Cyprus Mail

CY may get EC green light if jobs and costs are cut

CY staff demonstrating outside the presidential palace earlier this week

By George Psyllides

THE European Commission seems ready to give a positive response regarding the future of ailing national carrier Cyprus Airways (CY) if a strategic investor is found and the company completes a restructuring plan, that includes shedding 320 jobs and further cuts in benefits, a government source said yesterday.

It followed a two-hour meeting headed by President Nicos Anastasiades which discussed developments, but no official statements were made.

The government source said the EU’s competition commission wants the government to complete the restructuring plan and find a strategic investor for the company.

Completing the airline’s restructure will see 320 staff, from around 560, being made redundant and cuts in benefits.

Two airlines, Ryanair and Aegean Air, have shown interest but there has been nothing concrete yet.

The plan, submitted earlier this year, called for further staff reductions and asset sales, and projected 2014 to be a break-even year for the carrier before it returned to profitability in 2015.

But it was quickly placed on the back burner after the government realised that a Commission ruling – expected by the end of the year – might force the company to pay back taxpayers’ money, effectively shutting the airline down.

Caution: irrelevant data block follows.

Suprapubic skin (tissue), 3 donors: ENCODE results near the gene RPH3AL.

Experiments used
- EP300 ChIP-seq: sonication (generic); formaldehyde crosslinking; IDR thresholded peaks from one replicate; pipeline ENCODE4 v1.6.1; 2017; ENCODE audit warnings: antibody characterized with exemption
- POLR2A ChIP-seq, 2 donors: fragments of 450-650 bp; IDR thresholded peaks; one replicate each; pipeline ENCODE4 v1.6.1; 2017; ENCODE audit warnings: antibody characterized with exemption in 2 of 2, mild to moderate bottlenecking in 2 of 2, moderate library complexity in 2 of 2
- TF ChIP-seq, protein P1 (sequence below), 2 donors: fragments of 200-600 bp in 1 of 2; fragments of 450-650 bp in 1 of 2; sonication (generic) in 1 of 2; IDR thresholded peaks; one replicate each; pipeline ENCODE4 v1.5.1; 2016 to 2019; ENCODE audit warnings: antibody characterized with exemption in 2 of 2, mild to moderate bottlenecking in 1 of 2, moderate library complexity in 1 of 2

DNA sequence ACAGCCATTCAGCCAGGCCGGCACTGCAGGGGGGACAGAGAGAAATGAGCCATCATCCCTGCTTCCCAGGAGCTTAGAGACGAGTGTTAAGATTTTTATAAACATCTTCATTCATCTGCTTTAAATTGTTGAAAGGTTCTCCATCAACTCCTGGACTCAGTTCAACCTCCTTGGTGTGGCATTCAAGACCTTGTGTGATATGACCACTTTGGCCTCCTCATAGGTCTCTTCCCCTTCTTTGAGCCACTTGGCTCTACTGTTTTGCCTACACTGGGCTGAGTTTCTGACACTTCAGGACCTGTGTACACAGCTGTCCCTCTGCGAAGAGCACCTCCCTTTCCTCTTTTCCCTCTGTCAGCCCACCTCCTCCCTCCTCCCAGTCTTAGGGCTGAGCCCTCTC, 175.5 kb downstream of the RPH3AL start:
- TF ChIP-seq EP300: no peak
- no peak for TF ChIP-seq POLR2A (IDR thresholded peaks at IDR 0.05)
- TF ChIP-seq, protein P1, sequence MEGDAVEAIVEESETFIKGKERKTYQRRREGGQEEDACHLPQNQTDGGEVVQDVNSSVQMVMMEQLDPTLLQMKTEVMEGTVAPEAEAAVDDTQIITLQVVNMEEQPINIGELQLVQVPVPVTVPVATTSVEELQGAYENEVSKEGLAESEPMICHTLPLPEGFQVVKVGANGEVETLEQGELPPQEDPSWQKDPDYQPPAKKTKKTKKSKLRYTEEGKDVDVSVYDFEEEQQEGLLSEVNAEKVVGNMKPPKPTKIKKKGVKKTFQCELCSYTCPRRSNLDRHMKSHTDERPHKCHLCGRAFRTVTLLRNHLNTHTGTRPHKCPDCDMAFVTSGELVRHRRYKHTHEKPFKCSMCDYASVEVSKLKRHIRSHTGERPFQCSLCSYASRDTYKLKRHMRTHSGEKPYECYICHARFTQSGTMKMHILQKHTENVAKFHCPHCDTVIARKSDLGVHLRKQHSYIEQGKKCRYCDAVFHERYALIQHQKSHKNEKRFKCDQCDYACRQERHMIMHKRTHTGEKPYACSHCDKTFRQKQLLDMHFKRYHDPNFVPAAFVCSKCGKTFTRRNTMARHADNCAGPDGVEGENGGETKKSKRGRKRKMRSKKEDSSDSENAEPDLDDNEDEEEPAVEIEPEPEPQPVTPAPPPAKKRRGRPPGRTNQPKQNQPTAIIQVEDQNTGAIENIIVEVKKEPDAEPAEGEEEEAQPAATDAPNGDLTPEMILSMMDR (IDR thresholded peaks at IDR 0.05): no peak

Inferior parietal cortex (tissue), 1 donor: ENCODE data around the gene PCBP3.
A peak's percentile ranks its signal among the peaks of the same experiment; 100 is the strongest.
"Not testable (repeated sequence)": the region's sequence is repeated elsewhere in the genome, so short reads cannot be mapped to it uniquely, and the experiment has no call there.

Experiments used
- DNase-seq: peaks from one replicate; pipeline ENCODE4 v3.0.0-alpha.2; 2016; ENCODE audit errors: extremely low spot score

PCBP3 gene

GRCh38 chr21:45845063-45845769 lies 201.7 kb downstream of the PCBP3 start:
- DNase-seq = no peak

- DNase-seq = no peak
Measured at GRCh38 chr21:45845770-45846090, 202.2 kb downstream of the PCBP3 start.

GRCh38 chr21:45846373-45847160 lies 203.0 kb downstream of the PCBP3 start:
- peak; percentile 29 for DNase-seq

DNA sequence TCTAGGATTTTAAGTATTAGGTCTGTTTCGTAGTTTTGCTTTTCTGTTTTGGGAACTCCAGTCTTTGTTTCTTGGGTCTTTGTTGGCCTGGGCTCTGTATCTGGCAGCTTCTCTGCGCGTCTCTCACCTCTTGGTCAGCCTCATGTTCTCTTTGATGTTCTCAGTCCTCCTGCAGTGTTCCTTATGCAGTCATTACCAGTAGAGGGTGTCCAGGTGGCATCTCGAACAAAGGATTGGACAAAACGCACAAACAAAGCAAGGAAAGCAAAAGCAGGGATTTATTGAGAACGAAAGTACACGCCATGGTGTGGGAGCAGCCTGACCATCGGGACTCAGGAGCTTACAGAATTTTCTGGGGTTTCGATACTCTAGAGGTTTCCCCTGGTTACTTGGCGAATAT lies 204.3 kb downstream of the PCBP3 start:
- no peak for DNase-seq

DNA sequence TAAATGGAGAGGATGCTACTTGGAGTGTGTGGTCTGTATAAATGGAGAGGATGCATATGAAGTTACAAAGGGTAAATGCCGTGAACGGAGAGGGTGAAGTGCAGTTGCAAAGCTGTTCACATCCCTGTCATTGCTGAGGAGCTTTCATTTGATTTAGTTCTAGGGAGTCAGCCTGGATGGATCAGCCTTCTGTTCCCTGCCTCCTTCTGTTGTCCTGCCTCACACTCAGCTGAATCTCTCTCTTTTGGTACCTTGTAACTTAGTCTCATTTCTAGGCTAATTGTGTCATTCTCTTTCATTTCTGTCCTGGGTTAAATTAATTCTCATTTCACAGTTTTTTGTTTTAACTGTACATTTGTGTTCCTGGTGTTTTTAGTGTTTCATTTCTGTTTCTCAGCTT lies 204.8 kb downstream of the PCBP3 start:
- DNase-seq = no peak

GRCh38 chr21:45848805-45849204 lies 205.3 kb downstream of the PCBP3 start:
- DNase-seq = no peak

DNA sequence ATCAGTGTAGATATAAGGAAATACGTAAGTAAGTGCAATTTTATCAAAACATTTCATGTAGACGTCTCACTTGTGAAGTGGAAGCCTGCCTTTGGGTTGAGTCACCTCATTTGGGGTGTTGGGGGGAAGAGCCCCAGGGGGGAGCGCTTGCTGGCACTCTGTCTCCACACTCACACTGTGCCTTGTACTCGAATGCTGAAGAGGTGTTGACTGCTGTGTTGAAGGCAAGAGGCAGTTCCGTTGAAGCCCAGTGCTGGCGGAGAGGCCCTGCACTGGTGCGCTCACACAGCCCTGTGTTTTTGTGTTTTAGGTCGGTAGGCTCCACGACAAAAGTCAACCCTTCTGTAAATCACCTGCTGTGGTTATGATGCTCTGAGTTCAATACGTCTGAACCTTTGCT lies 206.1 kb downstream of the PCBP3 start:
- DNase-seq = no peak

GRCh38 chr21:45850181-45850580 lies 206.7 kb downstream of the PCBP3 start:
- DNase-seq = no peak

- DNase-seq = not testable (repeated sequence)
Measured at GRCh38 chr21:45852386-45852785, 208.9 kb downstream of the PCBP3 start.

The EC is meant to decide whether some €75m in taxpayers’ money given to the airline in recent years constitutes state aid – forbidden by EU competition law – and must be paid back, a decision that would instantly trigger the company’s insolvency.

Yesterday’s meeting was attended by members of the airline’s board who recently sent President Anastasiades a letter claiming they had been kept in the dark regarding the negotiations for a strategic investor and that the state was ignoring investors so it could shut the company down.

This was rejected by the Presidential Palace.

The source said that the board chairman and one member, as well as the company’s legal advisers, participated in the committee that handled negotiations with potential strategic investors.

Anastasiades reportedly told the board that no serious government wants to close a company that can survive.

During the meeting, CY staff staged a protest outside the presidential palace.

“We assembled here to try and prevent the government decision to close Cyprus Airways,” Panayiota Efstathiou said. “Cyprus Airways can survive with the right actions … by appointing the right board and management.”

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